With his debut released today in the UK, we were lucky to be able to grab a few words with author TC McCarthy as he stuck his head above ground (almost Meercat like) to have a look at the environment away from the writing cave.
Here we bring to you the results of this brief forray to get a look at how a new writer deals with rejection as well as to explore the writing world deeper...
Falcata Times: Writing is said to be something that people are afflicted with rather than gifted and that it's something you have to do rather than want. What is your opinion of this statement and how true is it to you?
T C McCarthy: I'd say this statement is absolutely true. There are moments where I'm excited to sit down and bang on the keyboard because I have an idea that can't wait to get out, and that's a lot of fun. But then there are those other moments. You know - the ones where you have to get from point A to point B and there's nothing but a blank page in front of you...
FT: When did you realise that you wanted to be a writer?
TCM: I read anything and everything as a kid. Probably when I hit 12 I decided that I'd give anything to become a writer and I did! Albeit, 20-30 years later...
FT: It is often said that if you can write a short story you can write anything. How true do you think this is and what have you written that either proves or disproves this POV?
TCM: I don't know if this is true or not, but I will say this: I find short stories to be infinitely more difficult than novels. It's almost cliché to say that in novels you can afford to make mistakes, but it's true and short stories require so much more care and precision that it is an art I have yet to master.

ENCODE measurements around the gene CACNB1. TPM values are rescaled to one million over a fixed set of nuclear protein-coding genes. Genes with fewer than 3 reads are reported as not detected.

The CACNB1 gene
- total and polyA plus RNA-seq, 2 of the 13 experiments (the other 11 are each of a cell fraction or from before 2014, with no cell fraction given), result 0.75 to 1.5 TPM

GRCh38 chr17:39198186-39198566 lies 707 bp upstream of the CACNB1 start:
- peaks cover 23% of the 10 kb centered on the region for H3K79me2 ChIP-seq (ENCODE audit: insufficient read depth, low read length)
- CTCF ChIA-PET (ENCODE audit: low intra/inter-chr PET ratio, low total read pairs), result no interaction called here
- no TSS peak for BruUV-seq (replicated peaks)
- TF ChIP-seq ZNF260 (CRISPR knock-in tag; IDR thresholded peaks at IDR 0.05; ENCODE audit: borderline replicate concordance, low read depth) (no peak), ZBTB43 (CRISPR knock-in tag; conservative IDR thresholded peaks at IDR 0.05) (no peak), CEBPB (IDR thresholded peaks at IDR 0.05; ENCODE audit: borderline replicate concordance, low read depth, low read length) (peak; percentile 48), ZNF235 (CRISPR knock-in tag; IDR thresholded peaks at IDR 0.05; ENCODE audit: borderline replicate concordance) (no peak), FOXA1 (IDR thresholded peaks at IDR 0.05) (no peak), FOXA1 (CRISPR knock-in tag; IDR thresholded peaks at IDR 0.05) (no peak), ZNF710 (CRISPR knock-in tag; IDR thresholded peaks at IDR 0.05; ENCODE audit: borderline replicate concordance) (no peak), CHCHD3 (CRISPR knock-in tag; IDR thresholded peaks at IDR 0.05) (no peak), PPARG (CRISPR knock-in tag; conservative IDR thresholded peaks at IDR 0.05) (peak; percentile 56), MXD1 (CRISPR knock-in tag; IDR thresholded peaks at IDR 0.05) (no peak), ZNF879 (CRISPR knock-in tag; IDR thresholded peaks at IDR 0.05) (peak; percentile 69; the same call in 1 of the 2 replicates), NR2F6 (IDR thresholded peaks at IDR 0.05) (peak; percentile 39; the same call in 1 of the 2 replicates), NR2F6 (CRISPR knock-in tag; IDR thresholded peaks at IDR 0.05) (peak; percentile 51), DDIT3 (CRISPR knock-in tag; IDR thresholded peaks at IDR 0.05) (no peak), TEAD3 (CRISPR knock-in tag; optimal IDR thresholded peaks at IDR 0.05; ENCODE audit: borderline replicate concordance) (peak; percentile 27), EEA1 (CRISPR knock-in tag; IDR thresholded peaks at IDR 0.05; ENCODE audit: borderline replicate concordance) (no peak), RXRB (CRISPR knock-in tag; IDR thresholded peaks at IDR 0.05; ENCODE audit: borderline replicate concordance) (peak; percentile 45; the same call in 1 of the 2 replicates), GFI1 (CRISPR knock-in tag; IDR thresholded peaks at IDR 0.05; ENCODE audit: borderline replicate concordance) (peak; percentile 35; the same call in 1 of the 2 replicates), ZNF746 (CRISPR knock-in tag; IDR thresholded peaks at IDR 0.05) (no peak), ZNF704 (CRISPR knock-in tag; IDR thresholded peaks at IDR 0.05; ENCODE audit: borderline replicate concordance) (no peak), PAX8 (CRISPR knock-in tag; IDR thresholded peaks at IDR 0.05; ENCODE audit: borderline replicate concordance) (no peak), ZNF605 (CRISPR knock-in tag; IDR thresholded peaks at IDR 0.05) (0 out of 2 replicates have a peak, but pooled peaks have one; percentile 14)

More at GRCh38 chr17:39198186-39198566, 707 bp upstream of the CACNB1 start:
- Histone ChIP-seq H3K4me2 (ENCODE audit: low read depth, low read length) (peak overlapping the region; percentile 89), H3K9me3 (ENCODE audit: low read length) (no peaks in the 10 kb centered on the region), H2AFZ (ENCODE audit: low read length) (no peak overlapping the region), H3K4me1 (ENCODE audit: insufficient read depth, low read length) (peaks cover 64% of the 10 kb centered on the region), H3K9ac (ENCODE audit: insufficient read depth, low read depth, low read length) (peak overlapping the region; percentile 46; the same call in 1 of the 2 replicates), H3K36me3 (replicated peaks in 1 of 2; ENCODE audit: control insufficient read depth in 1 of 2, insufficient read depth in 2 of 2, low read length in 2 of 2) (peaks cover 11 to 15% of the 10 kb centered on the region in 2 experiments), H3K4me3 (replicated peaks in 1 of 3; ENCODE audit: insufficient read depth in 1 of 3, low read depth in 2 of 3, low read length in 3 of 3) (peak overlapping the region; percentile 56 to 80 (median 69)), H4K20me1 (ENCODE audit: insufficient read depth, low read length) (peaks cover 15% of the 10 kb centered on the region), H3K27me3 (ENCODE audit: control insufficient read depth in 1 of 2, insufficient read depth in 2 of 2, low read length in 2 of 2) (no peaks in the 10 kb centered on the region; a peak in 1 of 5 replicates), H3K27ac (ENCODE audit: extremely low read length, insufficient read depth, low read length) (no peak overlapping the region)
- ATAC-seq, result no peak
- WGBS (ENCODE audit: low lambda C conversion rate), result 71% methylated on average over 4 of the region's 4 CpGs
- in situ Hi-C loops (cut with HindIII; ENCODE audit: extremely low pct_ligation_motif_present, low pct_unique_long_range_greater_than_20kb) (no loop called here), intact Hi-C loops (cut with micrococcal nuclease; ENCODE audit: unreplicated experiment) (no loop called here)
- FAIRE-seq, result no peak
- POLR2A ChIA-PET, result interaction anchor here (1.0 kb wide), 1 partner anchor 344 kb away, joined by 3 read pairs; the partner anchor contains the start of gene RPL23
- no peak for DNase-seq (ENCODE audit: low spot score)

FT: If someone were to enter a bookshop, how would you persuade them to try your novel over someone else's and how would you define it?
TCM: Germline isn't military science fiction, it's war science fiction; if you like stories that immerse you in the mind of someone ill-suited for the horrors and consequences of combat, but who adjusts and overcomes, then you'll like Germline.
FT: How would you "sell" your book in 20 words or less?
TCM: Buy Germline or you'll go bald.
FT: Who is a must have on your bookshelf and whose latest release will find you on the bookshops doorstep waiting for it to open?
TCM: Michael Herr is always on the shelf right in front of me, and if I heard that he was putting out another memoir I'd camp outside the store to buy it!
FT: When you sit down and write do you know how the story will end or do you just let the pen take you? ie Do you develop character profiles and outlines for your novels before writing them or do you let your ideas develop as you write?
TCM: Although I do outlines, the writing process usually takes me in directions that I hadn't anticipated and that result in drastically different characters than I had originally envisioned. So I'm half seat-of-the-pants, half planner.
FT: What do you do to relax and what have you read recently?
TCM: I can't relax! I have a day job and three kids, so it's hard to get a quiet moment. The most recent book I finished was Lou Anders' superhero anthology, Masked; I recommend it!
FT: What is your guiltiest pleasure that few know about?
TCM: I chew tobacco; it's really nasty.